The Cold War is called cold because there was no direct military conflict between The United States and the Soviet Union, the two major nuclear powers. There were military conflicts, but none directly between America and the Soviets. We now know this never occurred, but at the time there was no guaranteed that the Cold War might turn into a very hot World War III. Two events occurred during the Khrushchev-Kennedy era that significantly reduced the change of a nuclear holocaust and turned the Cold War into primarily an economic struggle between the two nuclear superpowers. Both of these actions were initiated by Khrushchev who believed that the new young American president would not dare confront the Soviet challenge. The first event was contruction of the Berlin Wall (1961). Here Khrushchev was acting at the pleading of East Germans who saw their people escaping to the West. This was at the time seen a a victory for the Soviets. In effect in ended direct cinglict between America and the Soviets in Europe. President Kennedy saw this and decided to acquiese. It shifted the central locus of the Cold War from Europe where America and Europe to the Third World where there was no direct confrontation. Next Khrushchev took a far more dangerous step, deploying nuclear armed balistic missles in Cuba (1962). Here Kennedy did not acquiese and the result was nearly a nuclear holocaust. In the end it was Khrushchev who backed down and removed the missles. Krushchev's lost of prestuge and reckless behavior resulted in his removal (1964). It also reated an elemnt of caution in Soviet behavior. They were content to the Cold War becoming an economic contest. They firmly believed that Comminism was a superior economic system and Capitalism could not compete. Here they were fundamentally wrong. Communist regimes could generate military power. Socialist plannd economies could not, however, generate wealth. And by turning the Cold War into an economic comepition, the Soviets were condemning themselves as the Communists put it to the 'dustbin of history'. There were other Cld War struggles, but this settled the central conflict between the United States and the Soviet Union.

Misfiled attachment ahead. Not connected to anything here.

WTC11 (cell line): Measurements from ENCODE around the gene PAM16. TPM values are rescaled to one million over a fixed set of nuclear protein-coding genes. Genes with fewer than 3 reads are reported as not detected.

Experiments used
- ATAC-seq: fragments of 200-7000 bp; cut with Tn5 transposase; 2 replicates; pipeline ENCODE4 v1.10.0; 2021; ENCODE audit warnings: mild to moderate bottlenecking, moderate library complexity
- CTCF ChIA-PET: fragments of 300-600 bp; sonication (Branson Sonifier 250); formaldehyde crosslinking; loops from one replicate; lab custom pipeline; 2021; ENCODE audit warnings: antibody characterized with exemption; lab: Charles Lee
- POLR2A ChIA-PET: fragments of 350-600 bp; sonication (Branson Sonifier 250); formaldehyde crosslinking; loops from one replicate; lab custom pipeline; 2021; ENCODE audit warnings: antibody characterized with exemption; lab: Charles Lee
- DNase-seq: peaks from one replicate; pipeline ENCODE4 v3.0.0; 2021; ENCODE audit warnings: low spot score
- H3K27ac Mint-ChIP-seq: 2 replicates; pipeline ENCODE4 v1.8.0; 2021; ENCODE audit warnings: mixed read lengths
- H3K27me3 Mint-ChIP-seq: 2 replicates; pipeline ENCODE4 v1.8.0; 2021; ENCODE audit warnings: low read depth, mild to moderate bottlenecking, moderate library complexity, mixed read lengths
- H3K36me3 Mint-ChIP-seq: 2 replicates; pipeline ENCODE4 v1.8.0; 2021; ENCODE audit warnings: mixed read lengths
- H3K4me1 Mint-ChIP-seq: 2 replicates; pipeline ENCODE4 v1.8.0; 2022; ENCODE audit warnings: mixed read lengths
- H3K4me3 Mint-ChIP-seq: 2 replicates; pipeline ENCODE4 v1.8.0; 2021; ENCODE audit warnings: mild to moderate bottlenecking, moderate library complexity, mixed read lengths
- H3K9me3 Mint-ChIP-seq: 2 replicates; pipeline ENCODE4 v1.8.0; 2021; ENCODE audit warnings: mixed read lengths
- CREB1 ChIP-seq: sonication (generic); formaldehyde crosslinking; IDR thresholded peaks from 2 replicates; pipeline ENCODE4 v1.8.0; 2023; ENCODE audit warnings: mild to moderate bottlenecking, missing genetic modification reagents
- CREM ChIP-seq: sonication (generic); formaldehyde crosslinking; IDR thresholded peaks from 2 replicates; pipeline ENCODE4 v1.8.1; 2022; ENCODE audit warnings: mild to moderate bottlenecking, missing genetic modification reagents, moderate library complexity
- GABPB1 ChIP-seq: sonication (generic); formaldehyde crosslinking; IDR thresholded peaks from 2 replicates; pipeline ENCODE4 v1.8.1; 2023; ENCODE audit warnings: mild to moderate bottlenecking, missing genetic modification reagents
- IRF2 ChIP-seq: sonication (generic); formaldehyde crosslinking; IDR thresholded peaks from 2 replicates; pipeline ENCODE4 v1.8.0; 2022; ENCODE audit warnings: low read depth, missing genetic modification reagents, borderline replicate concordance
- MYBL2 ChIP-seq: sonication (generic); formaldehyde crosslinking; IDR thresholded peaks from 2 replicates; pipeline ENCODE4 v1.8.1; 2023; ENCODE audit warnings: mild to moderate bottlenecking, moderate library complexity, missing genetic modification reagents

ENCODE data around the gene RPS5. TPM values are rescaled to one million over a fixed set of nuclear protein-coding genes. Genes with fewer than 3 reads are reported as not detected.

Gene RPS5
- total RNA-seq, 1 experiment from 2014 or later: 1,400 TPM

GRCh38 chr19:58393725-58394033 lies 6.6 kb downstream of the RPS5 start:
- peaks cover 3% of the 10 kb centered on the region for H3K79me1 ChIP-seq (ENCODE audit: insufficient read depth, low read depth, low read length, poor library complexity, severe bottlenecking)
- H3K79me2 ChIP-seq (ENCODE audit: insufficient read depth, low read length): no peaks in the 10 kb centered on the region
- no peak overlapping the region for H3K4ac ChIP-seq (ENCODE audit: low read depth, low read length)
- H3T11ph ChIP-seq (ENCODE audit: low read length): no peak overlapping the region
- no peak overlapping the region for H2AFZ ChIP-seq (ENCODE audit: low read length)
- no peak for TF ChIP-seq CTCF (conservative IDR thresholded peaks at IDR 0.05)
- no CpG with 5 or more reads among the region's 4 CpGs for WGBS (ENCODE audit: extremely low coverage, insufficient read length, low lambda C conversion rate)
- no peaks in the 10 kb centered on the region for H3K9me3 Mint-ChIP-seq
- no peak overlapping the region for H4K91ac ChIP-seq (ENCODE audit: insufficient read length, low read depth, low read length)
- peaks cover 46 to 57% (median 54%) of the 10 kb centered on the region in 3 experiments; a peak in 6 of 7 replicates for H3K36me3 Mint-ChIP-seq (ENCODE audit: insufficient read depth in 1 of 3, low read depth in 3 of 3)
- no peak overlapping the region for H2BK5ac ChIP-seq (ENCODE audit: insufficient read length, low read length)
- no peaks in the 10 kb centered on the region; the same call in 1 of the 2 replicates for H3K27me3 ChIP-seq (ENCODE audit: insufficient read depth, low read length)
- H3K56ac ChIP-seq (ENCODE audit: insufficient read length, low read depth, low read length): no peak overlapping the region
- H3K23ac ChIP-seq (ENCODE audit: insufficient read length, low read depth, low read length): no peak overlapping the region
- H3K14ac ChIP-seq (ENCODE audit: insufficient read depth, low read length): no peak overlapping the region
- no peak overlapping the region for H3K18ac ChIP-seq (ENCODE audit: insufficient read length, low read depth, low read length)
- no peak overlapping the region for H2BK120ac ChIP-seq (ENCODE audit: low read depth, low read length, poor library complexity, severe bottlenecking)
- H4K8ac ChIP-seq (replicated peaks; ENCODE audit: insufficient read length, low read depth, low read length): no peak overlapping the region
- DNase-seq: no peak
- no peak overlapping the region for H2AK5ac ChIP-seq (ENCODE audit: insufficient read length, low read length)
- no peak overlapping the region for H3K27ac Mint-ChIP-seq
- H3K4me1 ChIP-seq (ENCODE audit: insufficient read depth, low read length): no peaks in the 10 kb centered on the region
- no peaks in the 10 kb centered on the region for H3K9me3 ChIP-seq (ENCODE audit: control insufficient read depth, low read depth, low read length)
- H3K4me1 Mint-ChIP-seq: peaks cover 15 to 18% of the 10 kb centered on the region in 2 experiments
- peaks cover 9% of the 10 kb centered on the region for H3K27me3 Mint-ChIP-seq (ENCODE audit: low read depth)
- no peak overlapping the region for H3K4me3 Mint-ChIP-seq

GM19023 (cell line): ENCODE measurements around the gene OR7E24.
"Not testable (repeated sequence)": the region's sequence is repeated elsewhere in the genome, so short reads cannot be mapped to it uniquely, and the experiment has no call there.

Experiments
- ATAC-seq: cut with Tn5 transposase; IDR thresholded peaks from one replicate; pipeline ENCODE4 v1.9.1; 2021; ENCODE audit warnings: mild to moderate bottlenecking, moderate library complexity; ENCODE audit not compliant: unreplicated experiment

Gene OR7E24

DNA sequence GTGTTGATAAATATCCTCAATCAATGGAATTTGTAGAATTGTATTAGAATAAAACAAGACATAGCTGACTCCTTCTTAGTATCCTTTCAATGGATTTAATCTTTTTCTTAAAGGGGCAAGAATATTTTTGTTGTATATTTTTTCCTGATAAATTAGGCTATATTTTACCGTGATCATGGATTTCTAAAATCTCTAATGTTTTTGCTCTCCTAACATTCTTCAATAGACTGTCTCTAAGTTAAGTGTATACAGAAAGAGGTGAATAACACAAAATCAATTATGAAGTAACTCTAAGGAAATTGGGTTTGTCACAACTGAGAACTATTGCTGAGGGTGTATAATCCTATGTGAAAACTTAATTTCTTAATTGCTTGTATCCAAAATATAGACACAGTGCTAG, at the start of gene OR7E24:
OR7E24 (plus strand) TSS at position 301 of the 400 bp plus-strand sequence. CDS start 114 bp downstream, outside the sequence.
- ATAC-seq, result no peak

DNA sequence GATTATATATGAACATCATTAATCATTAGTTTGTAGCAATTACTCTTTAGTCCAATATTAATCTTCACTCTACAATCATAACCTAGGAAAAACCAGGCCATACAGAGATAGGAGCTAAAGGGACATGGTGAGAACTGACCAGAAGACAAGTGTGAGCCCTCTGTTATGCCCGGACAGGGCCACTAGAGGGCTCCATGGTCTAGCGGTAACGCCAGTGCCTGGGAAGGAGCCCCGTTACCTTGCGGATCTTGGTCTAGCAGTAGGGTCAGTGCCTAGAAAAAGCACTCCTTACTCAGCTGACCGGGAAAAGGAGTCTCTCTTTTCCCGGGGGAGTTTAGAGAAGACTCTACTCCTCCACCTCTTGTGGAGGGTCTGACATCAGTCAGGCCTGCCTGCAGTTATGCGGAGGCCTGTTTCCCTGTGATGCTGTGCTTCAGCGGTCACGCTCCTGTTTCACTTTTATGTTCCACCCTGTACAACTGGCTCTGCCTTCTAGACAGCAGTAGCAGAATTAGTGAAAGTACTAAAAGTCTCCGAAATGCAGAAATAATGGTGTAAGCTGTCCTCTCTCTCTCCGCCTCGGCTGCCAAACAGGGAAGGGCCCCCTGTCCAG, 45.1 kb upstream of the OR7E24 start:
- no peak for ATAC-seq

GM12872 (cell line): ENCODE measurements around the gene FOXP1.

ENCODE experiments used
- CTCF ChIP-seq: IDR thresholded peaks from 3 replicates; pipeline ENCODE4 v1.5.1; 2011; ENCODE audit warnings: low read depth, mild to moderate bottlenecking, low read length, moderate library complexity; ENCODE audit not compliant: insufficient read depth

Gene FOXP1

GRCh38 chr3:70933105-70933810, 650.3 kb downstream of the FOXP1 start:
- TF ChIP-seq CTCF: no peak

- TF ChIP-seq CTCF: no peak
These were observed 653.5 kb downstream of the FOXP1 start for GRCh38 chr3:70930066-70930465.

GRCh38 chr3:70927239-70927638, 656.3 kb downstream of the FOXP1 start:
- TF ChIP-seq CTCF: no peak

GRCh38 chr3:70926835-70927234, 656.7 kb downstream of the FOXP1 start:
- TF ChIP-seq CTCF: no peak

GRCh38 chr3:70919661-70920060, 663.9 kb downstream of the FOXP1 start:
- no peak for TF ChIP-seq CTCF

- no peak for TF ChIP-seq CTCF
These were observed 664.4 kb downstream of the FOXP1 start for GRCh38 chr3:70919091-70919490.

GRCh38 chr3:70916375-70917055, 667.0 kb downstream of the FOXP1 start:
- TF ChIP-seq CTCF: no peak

Late-20th Century Phase (1961-89)